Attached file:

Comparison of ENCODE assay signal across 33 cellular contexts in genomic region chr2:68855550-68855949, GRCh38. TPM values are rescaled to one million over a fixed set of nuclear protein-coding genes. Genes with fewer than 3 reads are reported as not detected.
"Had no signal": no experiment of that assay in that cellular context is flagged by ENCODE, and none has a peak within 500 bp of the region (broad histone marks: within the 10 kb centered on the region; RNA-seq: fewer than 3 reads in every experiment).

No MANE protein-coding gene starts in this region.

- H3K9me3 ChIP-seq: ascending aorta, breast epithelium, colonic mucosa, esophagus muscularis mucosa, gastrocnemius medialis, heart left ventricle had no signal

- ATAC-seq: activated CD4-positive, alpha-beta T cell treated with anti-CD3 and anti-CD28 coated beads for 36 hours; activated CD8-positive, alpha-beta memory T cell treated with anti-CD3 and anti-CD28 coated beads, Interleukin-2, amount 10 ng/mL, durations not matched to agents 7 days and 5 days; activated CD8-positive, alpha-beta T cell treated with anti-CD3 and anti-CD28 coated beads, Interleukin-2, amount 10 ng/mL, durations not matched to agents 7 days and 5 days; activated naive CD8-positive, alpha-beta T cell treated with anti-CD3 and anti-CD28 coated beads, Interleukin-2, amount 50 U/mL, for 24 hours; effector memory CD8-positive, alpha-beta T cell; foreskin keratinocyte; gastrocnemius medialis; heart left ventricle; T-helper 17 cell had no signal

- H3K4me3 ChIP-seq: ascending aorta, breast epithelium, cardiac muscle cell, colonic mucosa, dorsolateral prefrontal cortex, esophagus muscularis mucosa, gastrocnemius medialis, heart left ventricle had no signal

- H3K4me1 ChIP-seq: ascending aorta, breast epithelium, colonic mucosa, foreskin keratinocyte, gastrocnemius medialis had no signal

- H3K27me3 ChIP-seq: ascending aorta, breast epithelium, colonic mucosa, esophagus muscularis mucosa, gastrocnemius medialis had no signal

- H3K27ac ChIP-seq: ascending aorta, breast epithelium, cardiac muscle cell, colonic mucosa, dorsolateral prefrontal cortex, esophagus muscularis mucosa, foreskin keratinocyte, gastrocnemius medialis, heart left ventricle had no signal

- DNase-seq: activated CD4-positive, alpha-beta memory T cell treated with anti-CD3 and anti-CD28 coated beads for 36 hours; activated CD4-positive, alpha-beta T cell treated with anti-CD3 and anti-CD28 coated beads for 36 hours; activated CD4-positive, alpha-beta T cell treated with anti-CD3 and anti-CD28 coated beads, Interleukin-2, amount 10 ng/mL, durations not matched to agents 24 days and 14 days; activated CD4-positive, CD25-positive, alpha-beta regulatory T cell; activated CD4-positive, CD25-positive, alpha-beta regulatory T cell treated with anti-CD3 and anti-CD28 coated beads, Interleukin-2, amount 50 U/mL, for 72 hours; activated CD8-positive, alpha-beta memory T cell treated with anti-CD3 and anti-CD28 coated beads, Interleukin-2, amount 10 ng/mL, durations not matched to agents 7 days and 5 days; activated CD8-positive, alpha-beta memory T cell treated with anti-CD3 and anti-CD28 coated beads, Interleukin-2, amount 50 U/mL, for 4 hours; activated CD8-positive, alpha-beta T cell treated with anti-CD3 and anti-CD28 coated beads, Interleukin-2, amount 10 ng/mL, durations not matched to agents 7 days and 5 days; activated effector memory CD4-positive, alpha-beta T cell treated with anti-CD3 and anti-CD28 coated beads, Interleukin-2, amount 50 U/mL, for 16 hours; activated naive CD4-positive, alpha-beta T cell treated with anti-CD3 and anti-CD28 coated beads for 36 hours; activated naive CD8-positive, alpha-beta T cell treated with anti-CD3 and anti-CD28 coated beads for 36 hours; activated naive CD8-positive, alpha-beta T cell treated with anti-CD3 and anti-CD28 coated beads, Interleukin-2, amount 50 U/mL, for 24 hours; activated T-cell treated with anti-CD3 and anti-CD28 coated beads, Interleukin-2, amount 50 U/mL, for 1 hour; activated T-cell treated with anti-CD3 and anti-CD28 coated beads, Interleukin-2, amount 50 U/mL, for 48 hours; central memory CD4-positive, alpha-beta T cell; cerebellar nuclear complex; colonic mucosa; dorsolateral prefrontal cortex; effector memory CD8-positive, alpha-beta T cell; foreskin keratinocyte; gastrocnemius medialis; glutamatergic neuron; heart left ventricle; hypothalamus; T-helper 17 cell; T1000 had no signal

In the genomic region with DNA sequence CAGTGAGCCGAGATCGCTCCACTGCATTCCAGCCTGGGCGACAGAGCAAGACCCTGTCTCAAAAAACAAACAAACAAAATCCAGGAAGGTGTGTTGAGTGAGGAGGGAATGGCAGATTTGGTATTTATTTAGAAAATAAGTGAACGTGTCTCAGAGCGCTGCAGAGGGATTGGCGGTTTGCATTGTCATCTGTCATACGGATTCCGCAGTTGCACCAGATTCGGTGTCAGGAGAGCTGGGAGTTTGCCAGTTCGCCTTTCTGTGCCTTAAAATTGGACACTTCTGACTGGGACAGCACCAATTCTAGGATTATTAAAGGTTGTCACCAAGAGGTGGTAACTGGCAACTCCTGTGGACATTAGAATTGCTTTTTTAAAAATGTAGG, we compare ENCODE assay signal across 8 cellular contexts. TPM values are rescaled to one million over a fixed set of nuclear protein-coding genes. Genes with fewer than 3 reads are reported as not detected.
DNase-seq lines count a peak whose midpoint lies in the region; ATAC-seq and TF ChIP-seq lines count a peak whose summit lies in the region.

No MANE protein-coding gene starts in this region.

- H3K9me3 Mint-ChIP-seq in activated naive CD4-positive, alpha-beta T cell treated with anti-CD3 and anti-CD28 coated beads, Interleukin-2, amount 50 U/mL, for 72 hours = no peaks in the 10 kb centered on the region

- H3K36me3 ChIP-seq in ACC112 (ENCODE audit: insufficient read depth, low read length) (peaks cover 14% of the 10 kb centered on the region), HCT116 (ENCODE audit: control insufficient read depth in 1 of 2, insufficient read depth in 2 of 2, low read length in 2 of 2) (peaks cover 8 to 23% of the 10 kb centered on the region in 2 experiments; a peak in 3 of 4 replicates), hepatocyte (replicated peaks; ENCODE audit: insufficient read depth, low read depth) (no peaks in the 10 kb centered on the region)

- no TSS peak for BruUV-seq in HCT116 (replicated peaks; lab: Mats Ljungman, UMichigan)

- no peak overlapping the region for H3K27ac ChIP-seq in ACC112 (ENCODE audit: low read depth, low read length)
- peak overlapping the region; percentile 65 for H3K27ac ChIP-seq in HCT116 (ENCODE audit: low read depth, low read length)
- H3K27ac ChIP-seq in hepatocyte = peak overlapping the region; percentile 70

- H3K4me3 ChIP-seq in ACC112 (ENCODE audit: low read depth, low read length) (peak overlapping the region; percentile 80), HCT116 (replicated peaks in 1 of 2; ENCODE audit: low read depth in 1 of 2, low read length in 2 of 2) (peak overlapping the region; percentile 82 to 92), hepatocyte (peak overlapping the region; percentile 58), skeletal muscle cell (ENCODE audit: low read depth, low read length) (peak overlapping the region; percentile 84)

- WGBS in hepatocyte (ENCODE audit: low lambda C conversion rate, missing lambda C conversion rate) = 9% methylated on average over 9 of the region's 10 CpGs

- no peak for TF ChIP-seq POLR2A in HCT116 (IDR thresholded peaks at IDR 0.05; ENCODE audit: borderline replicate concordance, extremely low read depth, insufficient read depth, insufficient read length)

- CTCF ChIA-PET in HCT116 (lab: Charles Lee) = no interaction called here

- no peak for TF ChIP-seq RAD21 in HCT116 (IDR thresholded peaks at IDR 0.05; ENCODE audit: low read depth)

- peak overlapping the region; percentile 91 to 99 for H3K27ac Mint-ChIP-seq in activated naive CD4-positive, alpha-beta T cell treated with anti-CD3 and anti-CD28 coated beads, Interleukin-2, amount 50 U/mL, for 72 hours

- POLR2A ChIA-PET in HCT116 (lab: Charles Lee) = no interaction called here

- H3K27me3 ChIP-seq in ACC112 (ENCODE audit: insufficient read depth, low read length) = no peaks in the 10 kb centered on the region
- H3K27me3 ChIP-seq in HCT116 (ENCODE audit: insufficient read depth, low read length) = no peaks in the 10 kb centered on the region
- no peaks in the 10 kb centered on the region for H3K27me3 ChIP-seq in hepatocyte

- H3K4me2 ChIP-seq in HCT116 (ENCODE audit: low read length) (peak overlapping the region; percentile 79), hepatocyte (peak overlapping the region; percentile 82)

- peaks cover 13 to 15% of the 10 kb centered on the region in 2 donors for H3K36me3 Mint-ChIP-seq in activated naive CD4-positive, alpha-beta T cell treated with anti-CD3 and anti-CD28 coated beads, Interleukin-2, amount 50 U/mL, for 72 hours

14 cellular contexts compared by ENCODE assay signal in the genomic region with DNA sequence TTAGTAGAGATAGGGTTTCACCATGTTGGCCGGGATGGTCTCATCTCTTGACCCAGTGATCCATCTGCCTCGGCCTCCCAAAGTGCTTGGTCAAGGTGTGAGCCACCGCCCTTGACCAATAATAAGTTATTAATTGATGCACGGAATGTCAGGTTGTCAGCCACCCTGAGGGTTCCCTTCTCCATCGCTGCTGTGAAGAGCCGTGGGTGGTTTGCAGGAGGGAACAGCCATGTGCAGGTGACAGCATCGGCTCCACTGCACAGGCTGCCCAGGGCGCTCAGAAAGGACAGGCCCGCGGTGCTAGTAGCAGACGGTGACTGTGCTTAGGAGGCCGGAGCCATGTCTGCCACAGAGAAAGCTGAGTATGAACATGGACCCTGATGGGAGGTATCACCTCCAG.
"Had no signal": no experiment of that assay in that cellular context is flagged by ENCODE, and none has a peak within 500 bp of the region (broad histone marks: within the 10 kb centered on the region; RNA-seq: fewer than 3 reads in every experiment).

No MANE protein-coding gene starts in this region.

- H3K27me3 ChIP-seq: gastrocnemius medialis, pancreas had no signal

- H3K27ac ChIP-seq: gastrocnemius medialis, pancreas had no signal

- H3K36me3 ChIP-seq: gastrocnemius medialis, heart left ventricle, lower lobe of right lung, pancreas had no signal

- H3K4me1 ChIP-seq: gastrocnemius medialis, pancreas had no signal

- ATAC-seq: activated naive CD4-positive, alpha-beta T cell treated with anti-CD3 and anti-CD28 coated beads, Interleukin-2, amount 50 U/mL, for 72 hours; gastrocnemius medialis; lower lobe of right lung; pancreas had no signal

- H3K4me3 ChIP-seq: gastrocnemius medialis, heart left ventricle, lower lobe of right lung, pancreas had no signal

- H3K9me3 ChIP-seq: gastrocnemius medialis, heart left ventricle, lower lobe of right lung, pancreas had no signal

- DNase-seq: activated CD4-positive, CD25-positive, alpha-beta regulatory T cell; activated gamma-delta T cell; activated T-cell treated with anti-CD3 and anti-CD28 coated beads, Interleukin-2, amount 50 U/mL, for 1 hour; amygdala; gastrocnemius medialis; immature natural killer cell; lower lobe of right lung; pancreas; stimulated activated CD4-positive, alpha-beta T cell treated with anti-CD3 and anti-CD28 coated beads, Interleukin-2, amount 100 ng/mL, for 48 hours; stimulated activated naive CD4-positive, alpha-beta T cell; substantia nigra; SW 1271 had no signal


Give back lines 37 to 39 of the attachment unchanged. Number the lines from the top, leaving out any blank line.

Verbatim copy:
- H3K36me3 ChIP-seq: gastrocnemius medialis, heart left ventricle, lower lobe of right lung, pancreas had no signal

- H3K4me1 ChIP-seq: gastrocnemius medialis, pancreas had no signal

- ATAC-seq: activated naive CD4-positive, alpha-beta T cell treated with anti-CD3 and anti-CD28 coated beads, Interleukin-2, amount 50 U/mL, for 72 hours; gastrocnemius medialis; lower lobe of right lung; pancreas had no signal